Alimony or spousal support is often a key issue in divorces. In situations where courts award spousal support, spouses may dispute the amount of support needed. Often, such support is necessary to help one individual move on with their life after the divorce.

If you need assistance with matters related to alimony, consider contacting a Fulton County spousal support lawyer from our firm. A practiced attorney could sit down with you to determine your financial situation and needs, review your finances, and provide you with your legal options on obtaining support payments. If you need increased payments, our family attorneys could work with you to petition for a modification. Our goal is to help ensure you receive the payments you deserve.

Spousal Support Rules

Under Official Code of Georgia Annotated §19-6-1, spousal support—also known as alimony or spousal maintenance—is the payment of money from one spouse to the other in order to support that other party while they are living separately. In Georgia, an individual cannot receive spousal support if there is sufficient evidence that they caused a separation or divorce due to adultery or desertion. In all other cases, courts will decide support payments according to the needs of each spouse and the ability of the other spouse to pay.

Temporary Versus Permanent Alimony

Spousal support may be either temporary or permanent, according to O.C.G.A. §19-6-1. Temporary alimony refers to support payments made while the divorce is pending, which may include litigation expenses under O.C.G.A. §19-6-3. Courts generally have the power to decide any amount of temporary alimony or refuse to grant it altogether.

By contrast, under O.C.G.A. §19-6-4, permanent alimony refers to support payments made after a divorce, separation, or abandonment. A court may consider any or all of the following factors when determining the amount of permanent alimony to be awarded:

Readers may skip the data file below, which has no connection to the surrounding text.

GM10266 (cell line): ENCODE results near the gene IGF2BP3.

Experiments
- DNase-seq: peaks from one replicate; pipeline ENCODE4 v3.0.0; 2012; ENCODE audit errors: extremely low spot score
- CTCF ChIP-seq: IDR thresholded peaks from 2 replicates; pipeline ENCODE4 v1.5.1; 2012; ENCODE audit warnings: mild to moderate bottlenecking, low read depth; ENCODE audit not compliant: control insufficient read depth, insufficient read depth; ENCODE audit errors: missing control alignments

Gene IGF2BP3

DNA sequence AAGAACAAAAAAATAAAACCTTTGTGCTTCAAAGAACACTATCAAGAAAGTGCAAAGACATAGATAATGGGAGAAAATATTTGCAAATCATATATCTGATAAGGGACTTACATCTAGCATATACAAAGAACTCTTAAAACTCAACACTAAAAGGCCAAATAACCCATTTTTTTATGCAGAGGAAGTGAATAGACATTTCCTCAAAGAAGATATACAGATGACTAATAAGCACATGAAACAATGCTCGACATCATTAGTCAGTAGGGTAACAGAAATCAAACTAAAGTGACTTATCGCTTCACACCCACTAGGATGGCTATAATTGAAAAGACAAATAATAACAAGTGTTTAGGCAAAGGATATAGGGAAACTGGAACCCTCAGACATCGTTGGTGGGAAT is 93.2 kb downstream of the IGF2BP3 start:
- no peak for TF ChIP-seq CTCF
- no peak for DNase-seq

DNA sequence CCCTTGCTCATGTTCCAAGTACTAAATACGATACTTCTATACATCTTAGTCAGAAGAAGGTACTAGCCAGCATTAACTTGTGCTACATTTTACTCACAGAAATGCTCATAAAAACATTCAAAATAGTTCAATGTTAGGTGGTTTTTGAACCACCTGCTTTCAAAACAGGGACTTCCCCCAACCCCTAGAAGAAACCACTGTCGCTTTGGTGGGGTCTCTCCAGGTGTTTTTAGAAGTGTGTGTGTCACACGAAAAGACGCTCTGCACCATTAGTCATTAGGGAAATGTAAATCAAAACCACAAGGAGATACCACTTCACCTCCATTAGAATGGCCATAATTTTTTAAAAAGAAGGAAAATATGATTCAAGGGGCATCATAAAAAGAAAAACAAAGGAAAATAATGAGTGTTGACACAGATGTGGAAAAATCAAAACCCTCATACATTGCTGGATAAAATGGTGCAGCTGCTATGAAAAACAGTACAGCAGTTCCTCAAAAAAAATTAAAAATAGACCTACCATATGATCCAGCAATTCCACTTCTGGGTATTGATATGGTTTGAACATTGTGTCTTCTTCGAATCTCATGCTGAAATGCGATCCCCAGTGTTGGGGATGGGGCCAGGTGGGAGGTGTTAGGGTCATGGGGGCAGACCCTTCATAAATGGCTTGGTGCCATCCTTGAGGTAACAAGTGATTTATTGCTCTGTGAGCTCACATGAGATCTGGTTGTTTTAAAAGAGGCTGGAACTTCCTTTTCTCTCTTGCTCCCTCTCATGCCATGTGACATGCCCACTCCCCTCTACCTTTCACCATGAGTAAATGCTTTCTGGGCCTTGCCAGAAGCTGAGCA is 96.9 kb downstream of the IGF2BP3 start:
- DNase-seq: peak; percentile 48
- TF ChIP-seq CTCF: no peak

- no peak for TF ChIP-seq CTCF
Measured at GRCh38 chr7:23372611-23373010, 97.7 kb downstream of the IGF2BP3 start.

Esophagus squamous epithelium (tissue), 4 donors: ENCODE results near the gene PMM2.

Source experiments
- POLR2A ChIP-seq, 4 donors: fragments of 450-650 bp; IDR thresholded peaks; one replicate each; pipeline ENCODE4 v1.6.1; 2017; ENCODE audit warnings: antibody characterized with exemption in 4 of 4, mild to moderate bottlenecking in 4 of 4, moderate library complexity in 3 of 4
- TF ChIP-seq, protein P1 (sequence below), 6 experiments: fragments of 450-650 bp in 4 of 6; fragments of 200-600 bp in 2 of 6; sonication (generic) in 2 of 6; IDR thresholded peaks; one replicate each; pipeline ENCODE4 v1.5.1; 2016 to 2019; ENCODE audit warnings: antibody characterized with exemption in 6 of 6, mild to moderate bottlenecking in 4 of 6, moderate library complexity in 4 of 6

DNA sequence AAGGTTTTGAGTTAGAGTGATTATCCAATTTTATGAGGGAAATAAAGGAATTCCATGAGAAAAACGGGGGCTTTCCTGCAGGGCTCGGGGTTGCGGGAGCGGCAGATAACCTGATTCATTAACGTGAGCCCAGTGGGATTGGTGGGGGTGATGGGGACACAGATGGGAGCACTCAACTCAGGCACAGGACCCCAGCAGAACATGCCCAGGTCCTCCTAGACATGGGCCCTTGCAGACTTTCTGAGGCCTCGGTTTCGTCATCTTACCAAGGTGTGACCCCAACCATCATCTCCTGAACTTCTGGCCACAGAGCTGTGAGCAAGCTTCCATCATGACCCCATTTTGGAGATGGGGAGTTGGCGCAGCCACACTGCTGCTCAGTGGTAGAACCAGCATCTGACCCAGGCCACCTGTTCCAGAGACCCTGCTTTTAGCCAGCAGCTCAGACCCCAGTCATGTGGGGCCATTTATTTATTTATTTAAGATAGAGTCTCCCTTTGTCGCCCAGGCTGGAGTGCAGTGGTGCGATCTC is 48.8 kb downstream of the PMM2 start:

• Standard of living during the marriage
  • Duration of the marriage
  • Age, physical health, and emotional health of both parties
  • Financial condition of each party

Courts may also consider the amount and effect of contributions each spouse made during the marriage. Such contributions may include support of the other spouse’s career, homemaking contributions, and the like.

Generally, the payment of permanent spousal support ends when the spouse receiving the payments remarries, according to O.C.G.A. §19-6-4. For additional information or advice on obtaining temporary or permanent alimony, get in touch with a Fulton County spousal support lawyer as soon as possible.

Voluntary Separation or Abandonment

Under O.C.G.A. §19-6-8, in situations where spouses separate voluntarily or where one spouse abandons the other, the two parties may agree to specific alimony or spousal support payments. Such an agreement must be made via a written contract or other similar written document.

If no written agreement exists, however, either spouse may still petition a court to order spousal support, according to O.C.G.A. §19-6-9. Generally, under O.C.G.A. §19-6-10, divorce proceedings need not be pending in order for an individual to petition for spousal support. A Fulton County spousal support lawyer in could provide further information on alimony or support payments in cases of voluntary separation.

Talk to a Fulton County Spousal Support Attorney for Help

In many divorces, courts award spousal support payments to help the lower-earning spouse retain their previous standard of living. For these individuals, support payments are often invaluable in getting back on their feet and establishing a new life.

If you need help with a spousal support issue in Georgia, call a Fulton County spousal support lawyer today. Our firm’s dedicated legal team could review your situation and help you determine the amount of support you need. We could then petition a court to help you obtain these support payments.

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